Corpus Journal of Dairy and Veterinary Science
[ ISSN : 2833-0536 ]
Fecal Microbiota of Rhinoceros Unicornis as a Reservoir of Multi-Drug-Resistant Bacteria
1College of Veterinary Science, Assam Agricultural University, Khanapara, Guwahati-781022, Assam, India
2World Wide Fund for Nature-India, New Delhi-110003, India
3NIMHANS, Bengaluru, Karnataka-560027, India
4National Centre for Veterinary Type Cultures, National Research Centre on Equines, Hisar, Haryana-125001,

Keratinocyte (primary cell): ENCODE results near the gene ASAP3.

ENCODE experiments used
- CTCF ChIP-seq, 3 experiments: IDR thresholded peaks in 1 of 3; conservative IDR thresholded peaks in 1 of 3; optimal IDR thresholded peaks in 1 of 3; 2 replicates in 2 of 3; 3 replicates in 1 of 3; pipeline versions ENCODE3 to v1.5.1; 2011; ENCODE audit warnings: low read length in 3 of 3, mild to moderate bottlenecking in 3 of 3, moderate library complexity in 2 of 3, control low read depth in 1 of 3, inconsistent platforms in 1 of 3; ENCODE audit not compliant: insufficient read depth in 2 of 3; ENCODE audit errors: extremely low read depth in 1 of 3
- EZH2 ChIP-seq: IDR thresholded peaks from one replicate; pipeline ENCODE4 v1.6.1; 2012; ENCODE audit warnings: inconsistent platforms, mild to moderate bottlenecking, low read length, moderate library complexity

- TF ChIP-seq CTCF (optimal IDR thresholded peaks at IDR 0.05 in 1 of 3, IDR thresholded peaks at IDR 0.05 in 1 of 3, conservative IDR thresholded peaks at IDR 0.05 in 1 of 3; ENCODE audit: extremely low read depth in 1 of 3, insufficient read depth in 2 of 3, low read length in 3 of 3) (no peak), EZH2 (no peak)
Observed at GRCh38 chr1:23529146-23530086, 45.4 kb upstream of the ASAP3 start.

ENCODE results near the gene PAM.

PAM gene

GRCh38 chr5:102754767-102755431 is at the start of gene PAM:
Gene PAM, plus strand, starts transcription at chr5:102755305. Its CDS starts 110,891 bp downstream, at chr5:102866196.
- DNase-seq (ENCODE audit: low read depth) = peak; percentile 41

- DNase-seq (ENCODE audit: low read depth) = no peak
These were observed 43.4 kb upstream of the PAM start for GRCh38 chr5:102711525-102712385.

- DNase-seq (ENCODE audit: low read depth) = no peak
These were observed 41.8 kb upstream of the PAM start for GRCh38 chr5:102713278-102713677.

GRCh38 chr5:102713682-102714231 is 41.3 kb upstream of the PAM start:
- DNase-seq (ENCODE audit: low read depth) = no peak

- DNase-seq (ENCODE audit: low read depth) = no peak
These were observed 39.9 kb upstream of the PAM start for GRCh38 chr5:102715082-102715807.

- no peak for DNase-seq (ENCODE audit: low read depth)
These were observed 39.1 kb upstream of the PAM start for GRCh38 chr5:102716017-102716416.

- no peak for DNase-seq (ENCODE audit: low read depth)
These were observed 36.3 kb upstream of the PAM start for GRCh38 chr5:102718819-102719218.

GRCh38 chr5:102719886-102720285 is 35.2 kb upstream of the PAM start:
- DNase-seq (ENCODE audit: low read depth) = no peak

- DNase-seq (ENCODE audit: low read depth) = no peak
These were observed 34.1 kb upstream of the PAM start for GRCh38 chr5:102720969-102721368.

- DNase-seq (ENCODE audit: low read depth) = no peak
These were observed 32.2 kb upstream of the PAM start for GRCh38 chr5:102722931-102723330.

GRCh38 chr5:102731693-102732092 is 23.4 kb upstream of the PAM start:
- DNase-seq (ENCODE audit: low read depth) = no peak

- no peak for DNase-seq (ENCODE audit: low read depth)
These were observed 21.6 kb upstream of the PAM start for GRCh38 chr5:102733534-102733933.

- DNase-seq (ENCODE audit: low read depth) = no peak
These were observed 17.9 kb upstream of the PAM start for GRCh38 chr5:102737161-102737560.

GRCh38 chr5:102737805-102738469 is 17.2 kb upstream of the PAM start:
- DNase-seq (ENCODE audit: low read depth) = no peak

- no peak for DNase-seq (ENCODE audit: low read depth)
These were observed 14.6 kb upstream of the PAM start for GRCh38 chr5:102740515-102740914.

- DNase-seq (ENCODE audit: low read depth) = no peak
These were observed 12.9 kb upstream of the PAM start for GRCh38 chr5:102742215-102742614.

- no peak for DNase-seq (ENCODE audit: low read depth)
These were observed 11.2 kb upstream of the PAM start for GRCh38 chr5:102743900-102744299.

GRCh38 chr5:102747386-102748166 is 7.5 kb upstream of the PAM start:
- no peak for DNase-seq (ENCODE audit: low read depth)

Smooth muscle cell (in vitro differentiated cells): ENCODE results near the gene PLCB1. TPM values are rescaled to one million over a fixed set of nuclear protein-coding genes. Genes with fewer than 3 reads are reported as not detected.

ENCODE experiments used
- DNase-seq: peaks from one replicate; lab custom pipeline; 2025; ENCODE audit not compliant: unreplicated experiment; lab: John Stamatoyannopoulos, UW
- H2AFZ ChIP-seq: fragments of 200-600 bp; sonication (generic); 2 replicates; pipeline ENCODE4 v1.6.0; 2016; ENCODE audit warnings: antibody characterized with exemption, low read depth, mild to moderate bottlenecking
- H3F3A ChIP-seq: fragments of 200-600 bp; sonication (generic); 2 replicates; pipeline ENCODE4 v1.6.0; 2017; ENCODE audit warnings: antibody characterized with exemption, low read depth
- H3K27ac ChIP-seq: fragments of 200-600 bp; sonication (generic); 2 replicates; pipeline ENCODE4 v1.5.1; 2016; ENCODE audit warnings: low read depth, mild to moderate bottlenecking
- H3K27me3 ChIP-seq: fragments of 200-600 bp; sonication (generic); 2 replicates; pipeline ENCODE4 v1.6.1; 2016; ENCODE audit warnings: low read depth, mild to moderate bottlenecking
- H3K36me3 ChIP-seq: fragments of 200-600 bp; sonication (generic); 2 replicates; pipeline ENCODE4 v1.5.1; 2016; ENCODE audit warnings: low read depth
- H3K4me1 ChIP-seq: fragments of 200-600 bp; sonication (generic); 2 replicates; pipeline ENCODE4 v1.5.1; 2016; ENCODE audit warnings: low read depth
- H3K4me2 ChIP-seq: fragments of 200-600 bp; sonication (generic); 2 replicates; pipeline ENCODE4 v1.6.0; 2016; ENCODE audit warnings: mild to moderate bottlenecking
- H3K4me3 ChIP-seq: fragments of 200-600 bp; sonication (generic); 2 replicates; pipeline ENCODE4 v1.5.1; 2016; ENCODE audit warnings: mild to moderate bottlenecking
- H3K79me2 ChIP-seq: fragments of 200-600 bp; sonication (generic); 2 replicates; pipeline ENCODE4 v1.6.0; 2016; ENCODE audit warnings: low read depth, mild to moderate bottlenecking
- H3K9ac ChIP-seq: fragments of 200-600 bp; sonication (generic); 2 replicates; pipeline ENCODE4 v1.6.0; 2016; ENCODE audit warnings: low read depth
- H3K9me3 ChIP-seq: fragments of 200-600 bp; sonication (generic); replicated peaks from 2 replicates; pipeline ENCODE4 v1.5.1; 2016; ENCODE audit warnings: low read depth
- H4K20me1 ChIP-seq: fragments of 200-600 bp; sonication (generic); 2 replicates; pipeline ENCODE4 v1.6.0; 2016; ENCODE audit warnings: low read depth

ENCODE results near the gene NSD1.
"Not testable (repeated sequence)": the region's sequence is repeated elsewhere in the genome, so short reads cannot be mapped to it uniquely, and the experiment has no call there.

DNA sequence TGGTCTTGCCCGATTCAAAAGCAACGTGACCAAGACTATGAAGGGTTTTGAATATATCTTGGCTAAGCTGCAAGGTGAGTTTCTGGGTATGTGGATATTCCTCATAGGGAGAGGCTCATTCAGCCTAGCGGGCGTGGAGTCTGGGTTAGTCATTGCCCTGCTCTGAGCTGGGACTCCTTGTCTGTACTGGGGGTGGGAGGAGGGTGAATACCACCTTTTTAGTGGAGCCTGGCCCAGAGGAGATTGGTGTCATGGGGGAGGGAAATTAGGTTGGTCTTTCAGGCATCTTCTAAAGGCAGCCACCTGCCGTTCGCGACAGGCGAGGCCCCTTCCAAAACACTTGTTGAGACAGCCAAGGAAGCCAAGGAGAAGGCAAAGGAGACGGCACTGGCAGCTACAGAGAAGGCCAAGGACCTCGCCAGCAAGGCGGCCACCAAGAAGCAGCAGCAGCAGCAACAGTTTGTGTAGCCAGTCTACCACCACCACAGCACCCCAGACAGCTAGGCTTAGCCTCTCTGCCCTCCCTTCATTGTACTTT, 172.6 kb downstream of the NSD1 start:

The presence of Antimicrobial Resistance (AMR) bacteria in wildlife indicates the possible role of wild animals as efficient AMR reservoirs and dispersers of resistant bacteria to the human, livestock and natural environments. The presence of AMR bacteria not only has serious public health consequences, but also threatens native wildlife populations. In this study, we investigate the occurrence and antibiotic resistance patterns of fecal microbiota of Rhinoceros unicornis in Assam. Sixty two freshly voided dung samples of rhinoceros were collected from Kaziranga National Park of Assam in 2018. Fecal samples were tested for the presence of bacterial species and submitted to National Centre for Veterinary Type Cultures, National Research Centre on Equines, (NC-VTCC, NRCE) Hisar for identification. Antimicrobial Susceptibility Testing (AST) was determined using the disk diffusion method and antibiotic resistance patterns were assessed according to the Clinical and Laboratory Standards Institute (CLSI) recommendations. Overall, 24 isolates were identified that belonged to 19 different bacterial genera including Klebsiella spp., Achromobacter spp., Pseudomonas spp., Alishewanella spp., Wautersiella spp., Moraxella spp., Inquilinus spp., Weeksella spp., Oligella spp., Myroides spp., Paracoccus spp., Ochrobactrum spp., Psychrobacter spp., Pannonibacter spp., Shewanella spp., Sphingobacterium spp., Sphingomonas spp. (4% each), Escherichia coli (8%) and Acinetobacter spp. (21%). Of the 24 isolates found in rhinoceros fecal samples tested for antimicrobial susceptibility, 13 isolates showed resistant to three or more than three substance classes. Results indicate that overall, most of the bacterial species from R. unicornis were multi-drug-resistant, which may reflect not only several risk factors leading to the origin of AMR in wild animals but also wildlife as natural reservoir of resistant bacteria. Therefore, efforts must be initiated to monitor the occurrence of such AMR bacteria in wildlife and understand their potential effect on wildlife conservation and public health.